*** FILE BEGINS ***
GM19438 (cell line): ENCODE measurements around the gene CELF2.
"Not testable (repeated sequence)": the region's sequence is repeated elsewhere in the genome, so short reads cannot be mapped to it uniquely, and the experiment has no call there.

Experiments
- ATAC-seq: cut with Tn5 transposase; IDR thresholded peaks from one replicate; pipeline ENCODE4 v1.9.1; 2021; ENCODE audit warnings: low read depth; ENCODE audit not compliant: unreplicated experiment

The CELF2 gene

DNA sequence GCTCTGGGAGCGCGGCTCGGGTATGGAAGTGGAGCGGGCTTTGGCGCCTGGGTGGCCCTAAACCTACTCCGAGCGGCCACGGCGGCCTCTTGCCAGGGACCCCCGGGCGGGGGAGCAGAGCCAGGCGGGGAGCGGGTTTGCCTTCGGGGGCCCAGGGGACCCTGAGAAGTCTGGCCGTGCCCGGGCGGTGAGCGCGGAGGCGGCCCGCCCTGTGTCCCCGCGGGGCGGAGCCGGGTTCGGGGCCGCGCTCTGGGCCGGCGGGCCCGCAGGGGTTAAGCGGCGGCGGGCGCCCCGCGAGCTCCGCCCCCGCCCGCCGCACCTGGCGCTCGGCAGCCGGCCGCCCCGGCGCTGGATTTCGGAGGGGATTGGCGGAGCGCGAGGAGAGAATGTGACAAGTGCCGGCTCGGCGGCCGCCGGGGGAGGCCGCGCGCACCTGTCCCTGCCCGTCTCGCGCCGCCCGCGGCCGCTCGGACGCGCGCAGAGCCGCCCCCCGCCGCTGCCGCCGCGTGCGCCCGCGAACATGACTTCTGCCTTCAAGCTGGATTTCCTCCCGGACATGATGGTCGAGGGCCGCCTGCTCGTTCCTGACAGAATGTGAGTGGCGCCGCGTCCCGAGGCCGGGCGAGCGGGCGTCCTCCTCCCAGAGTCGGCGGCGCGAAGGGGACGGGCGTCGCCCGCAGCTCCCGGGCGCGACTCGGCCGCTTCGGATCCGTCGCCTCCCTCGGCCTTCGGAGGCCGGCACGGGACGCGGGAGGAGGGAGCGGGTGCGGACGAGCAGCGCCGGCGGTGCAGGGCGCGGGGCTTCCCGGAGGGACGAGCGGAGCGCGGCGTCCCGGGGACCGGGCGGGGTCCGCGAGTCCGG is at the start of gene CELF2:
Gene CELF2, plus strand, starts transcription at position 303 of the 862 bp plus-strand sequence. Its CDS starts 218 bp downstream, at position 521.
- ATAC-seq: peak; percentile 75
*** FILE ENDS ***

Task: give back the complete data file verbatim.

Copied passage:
GM19438 (cell line): ENCODE measurements around the gene CELF2.
"Not testable (repeated sequence)": the region's sequence is repeated elsewhere in the genome, so short reads cannot be mapped to it uniquely, and the experiment has no call there.

Experiments
- ATAC-seq: cut with Tn5 transposase; IDR thresholded peaks from one replicate; pipeline ENCODE4 v1.9.1; 2021; ENCODE audit warnings: low read depth; ENCODE audit not compliant: unreplicated experiment

The CELF2 gene

DNA sequence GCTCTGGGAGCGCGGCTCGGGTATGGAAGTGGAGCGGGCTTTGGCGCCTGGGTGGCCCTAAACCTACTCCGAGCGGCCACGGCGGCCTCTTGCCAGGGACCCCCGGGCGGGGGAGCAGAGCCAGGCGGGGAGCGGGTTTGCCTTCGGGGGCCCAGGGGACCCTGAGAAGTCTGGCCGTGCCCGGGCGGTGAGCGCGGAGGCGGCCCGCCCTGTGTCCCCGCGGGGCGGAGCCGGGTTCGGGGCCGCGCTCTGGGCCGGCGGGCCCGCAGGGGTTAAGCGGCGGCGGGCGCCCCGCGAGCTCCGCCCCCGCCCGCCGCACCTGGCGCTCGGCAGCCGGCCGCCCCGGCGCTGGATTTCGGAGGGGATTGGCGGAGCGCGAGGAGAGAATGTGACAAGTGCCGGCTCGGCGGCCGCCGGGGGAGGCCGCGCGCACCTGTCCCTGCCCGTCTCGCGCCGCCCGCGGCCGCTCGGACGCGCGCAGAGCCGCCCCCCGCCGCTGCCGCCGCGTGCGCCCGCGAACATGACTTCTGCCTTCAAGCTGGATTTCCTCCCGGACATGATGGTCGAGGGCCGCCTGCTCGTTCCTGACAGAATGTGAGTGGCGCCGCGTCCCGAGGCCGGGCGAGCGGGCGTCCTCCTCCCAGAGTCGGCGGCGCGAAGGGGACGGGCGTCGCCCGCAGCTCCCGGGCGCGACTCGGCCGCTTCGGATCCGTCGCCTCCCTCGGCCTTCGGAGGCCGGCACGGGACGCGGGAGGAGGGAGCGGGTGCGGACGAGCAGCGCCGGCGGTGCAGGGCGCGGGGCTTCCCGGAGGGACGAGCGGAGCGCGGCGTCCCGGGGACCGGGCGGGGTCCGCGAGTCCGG is at the start of gene CELF2:
Gene CELF2, plus strand, starts transcription at position 303 of the 862 bp plus-strand sequence. Its CDS starts 218 bp downstream, at position 521.
- ATAC-seq: peak; percentile 75